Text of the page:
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    The Bank for International Settlements Warns of Leveraged Bets’ Risk to US Treasuries Market Stability

    Growing leveraged short positions in US Treasury futures raise concerns over potential market dislocation, says BIS

    In a stark warning that reverberates throughout the financial world, the Bank for International Settlements (BIS), the global umbrella group for central banks, has raised concerns about the accumulation of leveraged bets in the mammoth $25 trillion US Treasuries market. The BIS’s latest quarterly report, released on Monday, underscores the risks associated with the proliferation of basis trades, a strategy often employed by hedge funds to exploit minuscule price differentials between Treasury bonds and their futures counterparts.

    The BIS report explicitly states, “The current build-up of leveraged short positions in US Treasury futures is a financial vulnerability worth monitoring because of the margin spirals it could potentially trigger.” The focal point of this concern is the leverage utilized in the futures market for margin posting, a practice that has the potential to unleash chaos if deleveraging occurs disorderly. The report ominously warns that such a scenario “has the potential to dislocate core fixed-income markets.”

    The US Treasury market holds a pivotal role globally as it determines borrowing costs for US government debt. A staggering $750 billion worth of transactions took place daily in August alone, according to data from the Securities Industry and Financial Markets Association (Sifma).

    The historical evidence is compelling. The unwinding of leveraged Treasury positions in moments of crisis, notably in September 2019 and March 2020 during the onset of the coronavirus pandemic, led to tumultuous swings in both the Treasury and repo markets. These tumultuous events ultimately compelled the Federal Reserve to intervene to restore stability.

    Supporting the BIS’s apprehensions, data from the US Commodity Futures Trading Commission reveals a surge in short positions in Treasury futures contracts, reaching record levels in some maturity periods in recent weeks. The BIS estimates the total value of short positions in Treasury futures to be approximately $600 billion.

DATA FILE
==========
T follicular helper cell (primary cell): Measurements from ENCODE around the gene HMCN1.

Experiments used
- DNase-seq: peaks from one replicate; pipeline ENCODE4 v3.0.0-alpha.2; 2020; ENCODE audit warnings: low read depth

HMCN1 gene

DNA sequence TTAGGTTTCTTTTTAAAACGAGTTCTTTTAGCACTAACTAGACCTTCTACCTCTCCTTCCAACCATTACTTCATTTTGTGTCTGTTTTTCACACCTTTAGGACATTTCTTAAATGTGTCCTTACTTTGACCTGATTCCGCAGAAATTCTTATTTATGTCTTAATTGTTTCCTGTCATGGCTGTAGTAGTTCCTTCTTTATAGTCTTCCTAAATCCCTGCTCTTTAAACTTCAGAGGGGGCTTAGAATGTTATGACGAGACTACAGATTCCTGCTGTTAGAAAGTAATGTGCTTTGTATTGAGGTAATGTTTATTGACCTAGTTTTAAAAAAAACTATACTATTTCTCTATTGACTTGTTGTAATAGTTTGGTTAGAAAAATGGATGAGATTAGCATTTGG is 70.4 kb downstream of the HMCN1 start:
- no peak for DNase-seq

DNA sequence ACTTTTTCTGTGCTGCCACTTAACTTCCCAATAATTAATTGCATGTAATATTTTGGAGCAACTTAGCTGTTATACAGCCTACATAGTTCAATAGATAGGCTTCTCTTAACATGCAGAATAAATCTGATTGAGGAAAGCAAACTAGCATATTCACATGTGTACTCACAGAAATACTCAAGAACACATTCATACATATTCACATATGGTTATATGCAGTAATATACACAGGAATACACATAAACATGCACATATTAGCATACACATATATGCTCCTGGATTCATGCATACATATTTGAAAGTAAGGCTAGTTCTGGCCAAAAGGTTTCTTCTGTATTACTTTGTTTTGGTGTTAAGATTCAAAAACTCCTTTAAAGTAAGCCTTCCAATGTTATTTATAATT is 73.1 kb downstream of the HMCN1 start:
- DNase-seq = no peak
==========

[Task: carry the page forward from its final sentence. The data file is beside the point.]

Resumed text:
The BIS’s cautionary note joins a chorus of regulatory bodies expressing concerns about the mounting hedge fund bets in the bond market. In August, the Federal Reserve highlighted the rising volume of basis trades and warned of the financial stability risks associated with their accumulation. Additionally, the Financial Stability Board, comprising top finance ministers, central bankers, and regulators worldwide, issued a recent warning about hedge funds with high levels of synthetic leverage, generated through derivatives, posing a potential threat to market stability.

    The basis trade strategy predominantly finds favor among hedge funds employing relative value strategies. This approach involves establishing a long position in the cash market while simultaneously taking a short position in the futures market, often financed through repurchase agreements. While there is no precise data quantifying the extent of the basis trade, weekly CFTC figures tracking short positions in Treasury futures serve as a proxy indicator. Moreover, borrowing levels in the repo market remain under constant scrutiny.

    What amplifies the risks associated with basis trades is the substantial leverage deployed by hedge funds, particularly in long cash market positions. However, the BIS’s report also shines a spotlight on elevated leverage in futures positions, with leverage ratios reaching as high as 70 times in five-year Treasuries and 50 times in ten-year notes, albeit below the levels witnessed just before the pandemic struck.

    In futures trading, participants often use margin to magnify the value of their positions, contributing only a fraction of the total trade’s value upfront. The BIS underscores the precarious situation where highly leveraged futures investors could be compelled to liquidate their positions if the market moves against them, potentially triggering a cascade of market sell-offs.

    As the financial world closely monitors these developments, the BIS’s warning serves as a stark reminder of the delicate balance between risk and stability in the intricate domain of global finance.

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